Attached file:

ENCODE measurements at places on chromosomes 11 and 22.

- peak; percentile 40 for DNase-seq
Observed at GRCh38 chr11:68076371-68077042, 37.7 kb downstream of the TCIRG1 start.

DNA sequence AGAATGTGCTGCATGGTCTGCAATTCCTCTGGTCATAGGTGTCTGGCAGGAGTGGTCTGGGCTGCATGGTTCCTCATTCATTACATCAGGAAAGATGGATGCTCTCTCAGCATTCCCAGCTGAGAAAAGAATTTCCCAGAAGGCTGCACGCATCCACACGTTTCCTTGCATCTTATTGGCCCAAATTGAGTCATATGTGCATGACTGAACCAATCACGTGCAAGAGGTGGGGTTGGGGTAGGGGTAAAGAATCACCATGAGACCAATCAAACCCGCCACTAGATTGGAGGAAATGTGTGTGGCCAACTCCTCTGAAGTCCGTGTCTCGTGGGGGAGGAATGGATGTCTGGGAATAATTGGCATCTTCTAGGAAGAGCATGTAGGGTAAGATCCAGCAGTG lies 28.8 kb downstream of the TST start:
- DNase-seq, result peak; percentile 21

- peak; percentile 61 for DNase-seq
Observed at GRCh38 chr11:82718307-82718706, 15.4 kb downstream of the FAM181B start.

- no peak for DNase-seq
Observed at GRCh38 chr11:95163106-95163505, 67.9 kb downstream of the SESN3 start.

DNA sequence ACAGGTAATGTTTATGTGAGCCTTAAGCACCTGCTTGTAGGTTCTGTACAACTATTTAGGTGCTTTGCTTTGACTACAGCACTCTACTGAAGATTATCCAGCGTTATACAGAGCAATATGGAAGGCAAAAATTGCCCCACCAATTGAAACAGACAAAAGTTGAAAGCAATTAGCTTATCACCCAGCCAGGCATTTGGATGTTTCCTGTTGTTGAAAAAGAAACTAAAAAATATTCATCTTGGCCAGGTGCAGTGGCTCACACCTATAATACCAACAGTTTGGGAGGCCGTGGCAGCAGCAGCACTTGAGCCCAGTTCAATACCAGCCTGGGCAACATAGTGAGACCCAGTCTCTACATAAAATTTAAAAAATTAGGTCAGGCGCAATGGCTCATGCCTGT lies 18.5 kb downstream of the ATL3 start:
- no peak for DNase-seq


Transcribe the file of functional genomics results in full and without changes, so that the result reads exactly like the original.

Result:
ENCODE measurements at places on chromosomes 11 and 22.

- peak; percentile 40 for DNase-seq
Observed at GRCh38 chr11:68076371-68077042, 37.7 kb downstream of the TCIRG1 start.

DNA sequence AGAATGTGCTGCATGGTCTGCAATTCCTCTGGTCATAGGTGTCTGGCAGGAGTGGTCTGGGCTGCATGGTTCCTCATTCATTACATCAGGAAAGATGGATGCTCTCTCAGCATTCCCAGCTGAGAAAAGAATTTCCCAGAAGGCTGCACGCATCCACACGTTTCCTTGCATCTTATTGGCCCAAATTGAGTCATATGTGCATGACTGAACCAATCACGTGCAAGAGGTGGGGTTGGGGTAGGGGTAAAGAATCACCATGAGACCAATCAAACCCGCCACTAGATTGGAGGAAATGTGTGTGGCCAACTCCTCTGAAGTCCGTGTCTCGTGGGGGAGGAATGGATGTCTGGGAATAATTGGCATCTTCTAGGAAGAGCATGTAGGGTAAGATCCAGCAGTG lies 28.8 kb downstream of the TST start:
- DNase-seq, result peak; percentile 21

- peak; percentile 61 for DNase-seq
Observed at GRCh38 chr11:82718307-82718706, 15.4 kb downstream of the FAM181B start.

- no peak for DNase-seq
Observed at GRCh38 chr11:95163106-95163505, 67.9 kb downstream of the SESN3 start.

DNA sequence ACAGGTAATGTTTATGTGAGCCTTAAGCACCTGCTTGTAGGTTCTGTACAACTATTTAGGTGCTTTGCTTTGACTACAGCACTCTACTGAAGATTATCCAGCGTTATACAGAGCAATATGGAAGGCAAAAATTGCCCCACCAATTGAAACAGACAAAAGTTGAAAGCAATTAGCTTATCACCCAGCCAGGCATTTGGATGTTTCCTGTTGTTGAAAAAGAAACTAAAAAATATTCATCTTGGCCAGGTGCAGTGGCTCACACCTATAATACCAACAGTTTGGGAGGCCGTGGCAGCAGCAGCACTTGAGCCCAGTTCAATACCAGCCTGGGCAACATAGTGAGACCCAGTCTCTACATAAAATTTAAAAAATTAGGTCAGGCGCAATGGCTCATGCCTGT lies 18.5 kb downstream of the ATL3 start:
- no peak for DNase-seq